Understanding Surchargeable Traffic Law Violation

A traffic law violation is no laughing matter. Getting a ticket can be enough to put a damper on your day. It means in some way, you've broken a traffic law and because of that violation, the police have cited you. Depending on the violation, you may be ordered to appear in court to if the violation is surchargeable. There are some very specific conditions that create a surchargeable violation which include being found guilty by the court, being assigned by a court to a driver's program or defaulting which means failing to pay or come to court. Maintaining a valid driver's license is important to driving safely and legally. When you do not have a license, you should not be driving.

Types of Surcharges

There are basically two types of surcharges that you can receive on a traffic violation:

  • Minor traffic violations – These are non-criminal violations that including violations such as running a red light, failing to stop at a stop sign, changing lanes without using a turn signal, making an illegal u-turn and driving without a license
  • Major traffic violations – These are criminal violations which include violations that may result in the death of someone, driving under the influence of alcohol or drugs, fleeing from an accident you've caused or been in and resisting the police officers at the site of an accident.

Dealing with the Law

When you need to deal with the law regarding a traffic law violation, you would be well served to remember that these law enforcement officials deal with people every day who have broken the law. Sometimes police officers and court officials may come off as abrasive and even slightly rude. It is important to remain calm, to state your case clearly, to answer all questions that you are asked, and if you are found guilty to make plans to commit to the driver reeducation that you are required to take so that you can keep your license.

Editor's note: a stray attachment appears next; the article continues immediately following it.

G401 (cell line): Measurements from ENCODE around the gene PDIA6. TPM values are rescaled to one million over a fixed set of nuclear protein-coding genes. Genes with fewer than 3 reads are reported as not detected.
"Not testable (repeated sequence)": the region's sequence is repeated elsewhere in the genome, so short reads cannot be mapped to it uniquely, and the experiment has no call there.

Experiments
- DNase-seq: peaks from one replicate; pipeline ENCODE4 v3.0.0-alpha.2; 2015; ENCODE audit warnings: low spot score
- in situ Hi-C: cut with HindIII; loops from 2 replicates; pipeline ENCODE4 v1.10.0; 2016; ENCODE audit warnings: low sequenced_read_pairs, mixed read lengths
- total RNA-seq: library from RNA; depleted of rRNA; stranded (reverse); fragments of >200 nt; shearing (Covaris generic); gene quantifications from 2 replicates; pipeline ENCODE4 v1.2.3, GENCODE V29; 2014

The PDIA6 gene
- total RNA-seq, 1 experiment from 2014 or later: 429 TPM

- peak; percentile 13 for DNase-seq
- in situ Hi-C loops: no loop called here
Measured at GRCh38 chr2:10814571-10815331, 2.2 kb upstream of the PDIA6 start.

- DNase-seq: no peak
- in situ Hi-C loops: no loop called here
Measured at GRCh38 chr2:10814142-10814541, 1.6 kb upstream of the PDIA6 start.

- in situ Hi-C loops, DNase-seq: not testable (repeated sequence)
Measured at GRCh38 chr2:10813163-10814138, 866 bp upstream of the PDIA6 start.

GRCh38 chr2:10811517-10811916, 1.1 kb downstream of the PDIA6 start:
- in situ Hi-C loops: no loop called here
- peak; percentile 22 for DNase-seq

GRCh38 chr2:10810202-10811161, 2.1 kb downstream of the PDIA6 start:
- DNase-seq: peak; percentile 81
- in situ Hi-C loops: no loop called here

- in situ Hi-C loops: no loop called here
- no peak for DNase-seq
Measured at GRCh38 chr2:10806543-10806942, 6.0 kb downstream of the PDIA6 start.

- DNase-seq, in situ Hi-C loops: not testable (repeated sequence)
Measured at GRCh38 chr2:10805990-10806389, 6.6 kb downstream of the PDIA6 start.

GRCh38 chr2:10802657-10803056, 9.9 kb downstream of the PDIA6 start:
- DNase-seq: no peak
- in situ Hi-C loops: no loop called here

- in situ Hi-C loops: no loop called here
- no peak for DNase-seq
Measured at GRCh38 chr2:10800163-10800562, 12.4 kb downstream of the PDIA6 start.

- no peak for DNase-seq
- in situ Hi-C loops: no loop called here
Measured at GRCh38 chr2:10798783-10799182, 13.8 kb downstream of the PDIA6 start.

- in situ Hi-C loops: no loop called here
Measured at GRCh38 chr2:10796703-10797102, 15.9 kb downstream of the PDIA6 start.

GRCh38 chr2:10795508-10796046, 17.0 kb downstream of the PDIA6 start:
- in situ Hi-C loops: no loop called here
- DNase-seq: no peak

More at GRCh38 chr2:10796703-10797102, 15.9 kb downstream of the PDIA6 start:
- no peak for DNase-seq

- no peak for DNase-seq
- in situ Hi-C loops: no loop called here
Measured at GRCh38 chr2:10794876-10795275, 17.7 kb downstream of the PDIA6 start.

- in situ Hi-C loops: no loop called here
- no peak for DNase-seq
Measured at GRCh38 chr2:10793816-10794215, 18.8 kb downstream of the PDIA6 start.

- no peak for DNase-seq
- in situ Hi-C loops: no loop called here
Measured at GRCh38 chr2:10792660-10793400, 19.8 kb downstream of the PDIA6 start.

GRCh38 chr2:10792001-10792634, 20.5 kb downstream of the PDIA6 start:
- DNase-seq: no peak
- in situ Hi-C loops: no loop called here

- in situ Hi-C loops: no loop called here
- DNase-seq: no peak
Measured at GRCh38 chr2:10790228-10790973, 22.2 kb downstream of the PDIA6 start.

When you receive a traffic violation, be sure to check over the ticket to see what charges are being filed. Determine whether or not you have to go to court. If you do, be on time and state your case honestly before the judge. If you are found guilty, you will have to follow the directives given by the judge, whether it is to go to a driver's program for re-education or some other directive. Failure to do so can result in the suspension of your license and community service for a number of weeks or months. In a worst case scenario, too many repeated traffic violations can result in permanent loss of your driving privileges and an extended prison sentence of several years.

Have you or someone you know been cited for a traffic violation? If so, contact one of our experienced traffic violation lawyers in your area today!

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